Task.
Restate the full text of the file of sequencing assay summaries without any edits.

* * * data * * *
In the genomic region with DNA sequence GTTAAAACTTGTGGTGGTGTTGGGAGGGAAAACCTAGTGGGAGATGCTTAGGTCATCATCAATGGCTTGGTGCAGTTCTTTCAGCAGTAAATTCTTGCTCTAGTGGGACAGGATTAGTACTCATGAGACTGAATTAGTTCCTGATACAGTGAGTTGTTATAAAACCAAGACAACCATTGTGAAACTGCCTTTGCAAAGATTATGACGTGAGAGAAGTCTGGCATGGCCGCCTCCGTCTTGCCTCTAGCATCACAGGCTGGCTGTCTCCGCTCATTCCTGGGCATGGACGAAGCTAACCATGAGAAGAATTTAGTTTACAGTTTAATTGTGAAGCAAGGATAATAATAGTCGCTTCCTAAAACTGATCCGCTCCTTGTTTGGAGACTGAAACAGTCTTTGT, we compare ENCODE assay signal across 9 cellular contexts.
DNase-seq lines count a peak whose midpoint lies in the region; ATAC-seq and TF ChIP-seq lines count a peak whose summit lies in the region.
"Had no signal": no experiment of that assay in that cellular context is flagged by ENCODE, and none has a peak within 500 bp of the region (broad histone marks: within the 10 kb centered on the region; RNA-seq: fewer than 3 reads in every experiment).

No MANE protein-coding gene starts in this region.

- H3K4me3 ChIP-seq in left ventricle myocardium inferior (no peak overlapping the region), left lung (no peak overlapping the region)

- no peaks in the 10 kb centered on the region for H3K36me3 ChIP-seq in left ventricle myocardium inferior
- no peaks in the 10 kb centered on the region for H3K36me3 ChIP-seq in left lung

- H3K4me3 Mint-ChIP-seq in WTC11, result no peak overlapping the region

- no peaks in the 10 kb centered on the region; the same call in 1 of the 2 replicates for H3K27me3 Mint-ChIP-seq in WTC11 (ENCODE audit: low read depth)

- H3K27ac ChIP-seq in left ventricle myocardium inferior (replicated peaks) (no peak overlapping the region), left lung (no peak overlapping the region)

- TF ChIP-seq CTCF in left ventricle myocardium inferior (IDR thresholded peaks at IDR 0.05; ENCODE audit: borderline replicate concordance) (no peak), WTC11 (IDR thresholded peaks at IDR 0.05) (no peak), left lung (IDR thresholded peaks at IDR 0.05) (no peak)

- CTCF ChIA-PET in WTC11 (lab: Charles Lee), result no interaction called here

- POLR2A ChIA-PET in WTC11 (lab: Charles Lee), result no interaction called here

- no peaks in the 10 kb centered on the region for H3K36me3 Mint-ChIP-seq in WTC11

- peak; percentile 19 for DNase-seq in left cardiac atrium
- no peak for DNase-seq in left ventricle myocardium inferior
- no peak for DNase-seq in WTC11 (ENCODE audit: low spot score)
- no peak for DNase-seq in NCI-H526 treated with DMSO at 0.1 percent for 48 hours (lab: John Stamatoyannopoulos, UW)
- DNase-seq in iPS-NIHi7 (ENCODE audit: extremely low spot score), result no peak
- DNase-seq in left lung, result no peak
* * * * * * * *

In the genomic region with DNA sequence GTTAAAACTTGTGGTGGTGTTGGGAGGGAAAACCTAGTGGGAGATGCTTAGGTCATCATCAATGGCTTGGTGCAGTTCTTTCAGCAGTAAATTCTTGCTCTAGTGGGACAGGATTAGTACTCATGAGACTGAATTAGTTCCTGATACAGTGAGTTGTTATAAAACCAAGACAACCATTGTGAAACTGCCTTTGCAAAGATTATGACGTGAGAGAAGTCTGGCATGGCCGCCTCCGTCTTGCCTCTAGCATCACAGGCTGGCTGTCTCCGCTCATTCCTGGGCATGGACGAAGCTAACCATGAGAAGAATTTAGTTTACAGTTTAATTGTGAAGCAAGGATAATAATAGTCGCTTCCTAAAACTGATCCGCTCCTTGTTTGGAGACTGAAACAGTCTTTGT, we compare ENCODE assay signal across 9 cellular contexts.
DNase-seq lines count a peak whose midpoint lies in the region; ATAC-seq and TF ChIP-seq lines count a peak whose summit lies in the region.
"Had no signal": no experiment of that assay in that cellular context is flagged by ENCODE, and none has a peak within 500 bp of the region (broad histone marks: within the 10 kb centered on the region; RNA-seq: fewer than 3 reads in every experiment).

No MANE protein-coding gene starts in this region.

- H3K4me3 ChIP-seq in left ventricle myocardium inferior (no peak overlapping the region), left lung (no peak overlapping the region)

- no peaks in the 10 kb centered on the region for H3K36me3 ChIP-seq in left ventricle myocardium inferior
- no peaks in the 10 kb centered on the region for H3K36me3 ChIP-seq in left lung

- H3K4me3 Mint-ChIP-seq in WTC11, result no peak overlapping the region

- no peaks in the 10 kb centered on the region; the same call in 1 of the 2 replicates for H3K27me3 Mint-ChIP-seq in WTC11 (ENCODE audit: low read depth)

- H3K27ac ChIP-seq in left ventricle myocardium inferior (replicated peaks) (no peak overlapping the region), left lung (no peak overlapping the region)

- TF ChIP-seq CTCF in left ventricle myocardium inferior (IDR thresholded peaks at IDR 0.05; ENCODE audit: borderline replicate concordance) (no peak), WTC11 (IDR thresholded peaks at IDR 0.05) (no peak), left lung (IDR thresholded peaks at IDR 0.05) (no peak)

- CTCF ChIA-PET in WTC11 (lab: Charles Lee), result no interaction called here

- POLR2A ChIA-PET in WTC11 (lab: Charles Lee), result no interaction called here

- no peaks in the 10 kb centered on the region for H3K36me3 Mint-ChIP-seq in WTC11

- peak; percentile 19 for DNase-seq in left cardiac atrium
- no peak for DNase-seq in left ventricle myocardium inferior
- no peak for DNase-seq in WTC11 (ENCODE audit: low spot score)
- no peak for DNase-seq in NCI-H526 treated with DMSO at 0.1 percent for 48 hours (lab: John Stamatoyannopoulos, UW)
- DNase-seq in iPS-NIHi7 (ENCODE audit: extremely low spot score), result no peak
- DNase-seq in left lung, result no peak